[gmx-users] gmx gangle in the development version of gromacs

Teemu Murtola teemu.murtola at gmail.com
Wed Mar 5 06:04:54 CET 2014


On Wed, Mar 5, 2014 at 1:30 AM, Eric Smoll <ericsmoll at gmail.com> wrote:

> Assuming I define a given slice to be between 0 and 1 on the z axis, I
believe the command that will produce what I want is:
> gmx gangle -f file.trr -s file.tpr -n  file.ndx -g1 plane -group1 'z 0 to 1
> and group a_plane' -g2 z -oh file.xvg -binw 1.0
> A few questions/comments:
> 1.) I am unsure how I should set the '-selrpos' option. The gangle program
> requires all three atoms to compute the angle so I suspect that the prefix
> 'whole_' is necessary. What is the difference between the "res_" and "mol_"
> infix?  I was hoping the index file would restrict the computation of the
> reference position so that 'whole_res_cog' would work but it seems to
> compute the cog for the whole residue, not that atoms that define the
> plane.  For clarity, if the cog of the three atoms that define the plane
> lie within the slice, I want all three atoms that define the plane to be
> selected.

As you have noted, whole_res_cog computes the center-of-geometry of the
whole residue that contains an individual atom. So if each of your rings is
within a single residue, this makes then selected as a unit, based on the
center of the whole residue. If you only want to select based on the center
of the ring, you can use part_res_cog. The difference is explained in 'gmx
help selections positions' (accessible also when writing "help" in the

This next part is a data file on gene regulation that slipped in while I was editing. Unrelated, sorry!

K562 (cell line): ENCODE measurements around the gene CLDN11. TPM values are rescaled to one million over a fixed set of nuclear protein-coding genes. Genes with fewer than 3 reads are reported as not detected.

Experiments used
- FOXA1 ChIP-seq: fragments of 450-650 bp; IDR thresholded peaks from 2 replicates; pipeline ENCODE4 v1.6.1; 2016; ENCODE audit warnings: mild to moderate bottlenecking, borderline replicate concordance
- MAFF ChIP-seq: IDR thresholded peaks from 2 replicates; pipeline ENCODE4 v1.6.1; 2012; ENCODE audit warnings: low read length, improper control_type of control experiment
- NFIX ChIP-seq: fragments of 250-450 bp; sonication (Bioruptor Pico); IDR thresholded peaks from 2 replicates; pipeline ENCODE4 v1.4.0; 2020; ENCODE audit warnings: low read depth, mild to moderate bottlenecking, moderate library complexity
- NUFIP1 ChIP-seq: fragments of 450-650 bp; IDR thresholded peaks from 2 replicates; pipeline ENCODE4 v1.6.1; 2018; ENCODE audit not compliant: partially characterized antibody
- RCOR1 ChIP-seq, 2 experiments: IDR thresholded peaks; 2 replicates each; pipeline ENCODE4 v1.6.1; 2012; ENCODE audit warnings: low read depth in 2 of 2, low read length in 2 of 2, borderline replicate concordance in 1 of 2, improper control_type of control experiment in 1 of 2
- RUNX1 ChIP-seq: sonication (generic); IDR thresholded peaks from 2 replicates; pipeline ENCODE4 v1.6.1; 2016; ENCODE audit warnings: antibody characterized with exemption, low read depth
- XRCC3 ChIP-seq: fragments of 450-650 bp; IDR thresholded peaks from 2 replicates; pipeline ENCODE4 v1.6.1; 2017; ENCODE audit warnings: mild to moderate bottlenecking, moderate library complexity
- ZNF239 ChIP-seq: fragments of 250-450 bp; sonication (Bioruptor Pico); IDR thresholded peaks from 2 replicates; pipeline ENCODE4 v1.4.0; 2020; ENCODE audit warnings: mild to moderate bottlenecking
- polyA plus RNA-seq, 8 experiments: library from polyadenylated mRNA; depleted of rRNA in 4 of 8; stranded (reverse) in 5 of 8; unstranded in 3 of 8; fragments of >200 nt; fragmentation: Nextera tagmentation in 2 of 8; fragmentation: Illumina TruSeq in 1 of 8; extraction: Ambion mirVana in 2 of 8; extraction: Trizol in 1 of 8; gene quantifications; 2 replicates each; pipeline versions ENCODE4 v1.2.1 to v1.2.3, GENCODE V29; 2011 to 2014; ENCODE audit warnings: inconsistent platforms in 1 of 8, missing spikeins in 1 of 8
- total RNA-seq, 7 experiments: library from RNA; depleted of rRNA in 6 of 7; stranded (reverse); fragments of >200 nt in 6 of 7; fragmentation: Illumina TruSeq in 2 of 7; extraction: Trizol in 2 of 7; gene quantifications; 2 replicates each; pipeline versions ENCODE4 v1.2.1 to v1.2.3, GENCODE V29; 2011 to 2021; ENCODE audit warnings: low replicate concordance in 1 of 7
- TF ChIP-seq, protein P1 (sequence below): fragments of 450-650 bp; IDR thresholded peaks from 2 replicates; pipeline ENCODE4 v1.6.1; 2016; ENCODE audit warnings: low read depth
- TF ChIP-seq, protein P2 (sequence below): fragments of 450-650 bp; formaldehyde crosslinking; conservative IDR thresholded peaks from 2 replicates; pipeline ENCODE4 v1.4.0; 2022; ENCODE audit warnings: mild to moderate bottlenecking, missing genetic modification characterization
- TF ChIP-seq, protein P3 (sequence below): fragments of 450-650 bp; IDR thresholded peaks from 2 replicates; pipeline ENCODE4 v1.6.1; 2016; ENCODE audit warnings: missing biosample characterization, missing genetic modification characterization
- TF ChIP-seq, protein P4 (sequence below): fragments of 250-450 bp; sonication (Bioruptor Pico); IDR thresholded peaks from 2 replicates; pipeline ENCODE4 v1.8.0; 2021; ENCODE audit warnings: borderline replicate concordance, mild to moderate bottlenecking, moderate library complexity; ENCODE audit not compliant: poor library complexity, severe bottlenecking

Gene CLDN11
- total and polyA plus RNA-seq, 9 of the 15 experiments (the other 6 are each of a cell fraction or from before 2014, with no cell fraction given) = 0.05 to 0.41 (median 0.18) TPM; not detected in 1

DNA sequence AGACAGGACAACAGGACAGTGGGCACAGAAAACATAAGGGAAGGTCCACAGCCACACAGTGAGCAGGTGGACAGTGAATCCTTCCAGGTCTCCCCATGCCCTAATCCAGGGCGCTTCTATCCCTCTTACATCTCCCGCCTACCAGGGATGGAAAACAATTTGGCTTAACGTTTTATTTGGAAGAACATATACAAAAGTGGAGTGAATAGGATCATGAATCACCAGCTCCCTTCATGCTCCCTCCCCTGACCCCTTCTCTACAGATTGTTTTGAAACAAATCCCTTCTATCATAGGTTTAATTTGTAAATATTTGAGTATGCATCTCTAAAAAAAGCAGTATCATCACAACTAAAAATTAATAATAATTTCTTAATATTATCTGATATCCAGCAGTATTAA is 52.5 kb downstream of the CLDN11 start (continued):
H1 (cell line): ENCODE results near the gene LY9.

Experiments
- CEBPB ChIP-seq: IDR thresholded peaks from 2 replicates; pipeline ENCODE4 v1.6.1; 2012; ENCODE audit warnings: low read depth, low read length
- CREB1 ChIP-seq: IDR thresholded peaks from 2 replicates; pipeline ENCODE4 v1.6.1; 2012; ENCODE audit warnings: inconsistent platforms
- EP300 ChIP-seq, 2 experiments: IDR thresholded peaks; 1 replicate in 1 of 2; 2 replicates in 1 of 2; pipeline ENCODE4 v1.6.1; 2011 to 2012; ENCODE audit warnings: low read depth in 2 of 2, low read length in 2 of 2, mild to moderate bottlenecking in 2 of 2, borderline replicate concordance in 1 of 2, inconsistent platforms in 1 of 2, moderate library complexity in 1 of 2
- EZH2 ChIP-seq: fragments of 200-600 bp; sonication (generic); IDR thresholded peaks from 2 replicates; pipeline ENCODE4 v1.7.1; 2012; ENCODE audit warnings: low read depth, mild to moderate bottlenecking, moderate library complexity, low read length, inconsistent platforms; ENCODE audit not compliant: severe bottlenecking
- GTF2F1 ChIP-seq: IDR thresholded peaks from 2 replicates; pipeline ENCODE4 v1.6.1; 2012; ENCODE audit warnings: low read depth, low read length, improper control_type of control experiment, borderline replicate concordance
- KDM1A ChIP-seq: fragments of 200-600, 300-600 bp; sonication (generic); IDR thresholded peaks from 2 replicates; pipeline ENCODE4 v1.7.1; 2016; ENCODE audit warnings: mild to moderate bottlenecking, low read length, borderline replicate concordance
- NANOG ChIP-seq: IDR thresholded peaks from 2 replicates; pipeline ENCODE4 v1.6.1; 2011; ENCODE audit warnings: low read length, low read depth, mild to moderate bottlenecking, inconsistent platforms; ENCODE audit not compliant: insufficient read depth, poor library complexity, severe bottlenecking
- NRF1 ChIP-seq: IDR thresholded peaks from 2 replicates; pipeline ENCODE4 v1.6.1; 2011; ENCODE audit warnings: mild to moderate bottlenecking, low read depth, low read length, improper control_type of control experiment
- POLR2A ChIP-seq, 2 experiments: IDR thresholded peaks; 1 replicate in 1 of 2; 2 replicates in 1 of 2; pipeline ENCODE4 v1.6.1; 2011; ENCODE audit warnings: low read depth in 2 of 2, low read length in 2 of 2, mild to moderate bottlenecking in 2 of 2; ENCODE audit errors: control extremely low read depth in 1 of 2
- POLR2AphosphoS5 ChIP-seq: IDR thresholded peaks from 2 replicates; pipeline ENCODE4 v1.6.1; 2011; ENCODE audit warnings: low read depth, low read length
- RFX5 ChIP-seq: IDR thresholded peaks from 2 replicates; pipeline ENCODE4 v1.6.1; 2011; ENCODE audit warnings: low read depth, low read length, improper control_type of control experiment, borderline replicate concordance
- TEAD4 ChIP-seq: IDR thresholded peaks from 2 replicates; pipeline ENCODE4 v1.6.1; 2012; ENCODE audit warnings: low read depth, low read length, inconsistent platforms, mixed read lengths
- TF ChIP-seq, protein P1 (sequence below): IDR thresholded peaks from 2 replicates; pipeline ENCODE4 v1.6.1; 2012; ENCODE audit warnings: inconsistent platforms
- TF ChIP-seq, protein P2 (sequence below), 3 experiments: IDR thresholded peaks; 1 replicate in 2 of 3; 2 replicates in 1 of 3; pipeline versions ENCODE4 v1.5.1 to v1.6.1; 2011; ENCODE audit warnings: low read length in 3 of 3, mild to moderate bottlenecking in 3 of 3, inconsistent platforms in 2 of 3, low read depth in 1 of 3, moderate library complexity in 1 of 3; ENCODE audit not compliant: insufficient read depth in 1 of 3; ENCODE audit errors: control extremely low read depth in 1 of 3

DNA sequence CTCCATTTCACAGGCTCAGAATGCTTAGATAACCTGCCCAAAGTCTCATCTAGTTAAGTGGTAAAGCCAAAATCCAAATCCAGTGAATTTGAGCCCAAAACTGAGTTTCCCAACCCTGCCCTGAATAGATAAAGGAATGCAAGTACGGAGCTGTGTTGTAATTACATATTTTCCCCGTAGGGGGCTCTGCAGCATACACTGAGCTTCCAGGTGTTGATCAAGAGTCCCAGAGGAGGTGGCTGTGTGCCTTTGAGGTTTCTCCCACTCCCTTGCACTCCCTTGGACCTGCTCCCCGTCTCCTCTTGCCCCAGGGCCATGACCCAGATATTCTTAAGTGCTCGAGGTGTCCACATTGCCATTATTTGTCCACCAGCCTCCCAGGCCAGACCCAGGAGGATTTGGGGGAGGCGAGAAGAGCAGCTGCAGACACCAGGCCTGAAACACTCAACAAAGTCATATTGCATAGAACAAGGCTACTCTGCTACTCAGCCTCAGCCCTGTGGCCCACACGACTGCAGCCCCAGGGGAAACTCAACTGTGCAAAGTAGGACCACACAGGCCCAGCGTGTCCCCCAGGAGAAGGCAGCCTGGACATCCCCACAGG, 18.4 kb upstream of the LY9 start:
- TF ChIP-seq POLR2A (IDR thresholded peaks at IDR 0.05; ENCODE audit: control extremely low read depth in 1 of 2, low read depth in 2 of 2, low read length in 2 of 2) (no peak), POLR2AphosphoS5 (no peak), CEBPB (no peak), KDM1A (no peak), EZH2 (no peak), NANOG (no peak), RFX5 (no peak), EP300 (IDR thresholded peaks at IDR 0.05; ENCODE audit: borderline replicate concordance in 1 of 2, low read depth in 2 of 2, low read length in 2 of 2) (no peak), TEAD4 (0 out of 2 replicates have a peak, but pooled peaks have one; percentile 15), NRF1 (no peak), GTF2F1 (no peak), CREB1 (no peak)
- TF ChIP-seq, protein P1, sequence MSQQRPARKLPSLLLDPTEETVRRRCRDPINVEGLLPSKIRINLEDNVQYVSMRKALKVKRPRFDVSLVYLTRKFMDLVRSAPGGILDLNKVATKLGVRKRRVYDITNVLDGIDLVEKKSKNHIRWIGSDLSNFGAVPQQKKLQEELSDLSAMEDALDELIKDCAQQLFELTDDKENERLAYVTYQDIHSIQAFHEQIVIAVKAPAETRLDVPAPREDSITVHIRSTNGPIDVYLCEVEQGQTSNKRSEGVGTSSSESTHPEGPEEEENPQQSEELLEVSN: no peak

interactive selection prompt).

The difference between res_ and mol_ is that res_ groups the atoms by
residue index for calculating the center, while mol_ groups by molecule.
There is a difference if your molecules consist of multiple residues. For
small molecules like benzene, you probably have a single residue number for
each molecule, and the options are equivalent.

2.) Is it possible to use a custom set of atoms for computation of the cog
> that differs from the atoms I want selected if this cog is within the
> slice?  For example, consider benzene. The program gangle requires three
> benzene atoms to define a plane but the cog of these atoms is not the cog
> of the ring.  I suspect this is not possible with the gromacs tools.

It is possible to use either the center of the three atoms, or the center
of the residue/molecule, as explained above. Other alternatives are not
currently supported, except through splitting your molecule into multiple
residues (it should be possible by simply editing the residue numbers in a
gro file passed to the -s option to make this happen).

> 3.) It seems the flag '-oall' outputs the angles for all the normal vectors
> defined by the atoms in my index file.  Is this want most users will want
> from this tool?  If I have selection like 'z 0 to 1 and group a_plane', it
> makes more sense for '-oall' to print all the selected angles, correct?

Maybe, but the current implementation is a compromise that also makes it
easier to use that information for post-processing. If you want to follow
the evolution of an individual angle, it will be very difficult if the
number of angles on the output rows varies, and the angle at a given column
is not always computed from the same atoms.

You can use 'gmx select -om' with the same selection (possibly prefixed
with 'res_cog of' to produce a single number per residue) to produce a
bitmask that you can see which angles are actually getting selected, and
correlate this with the -oall output.

Hope this helps,

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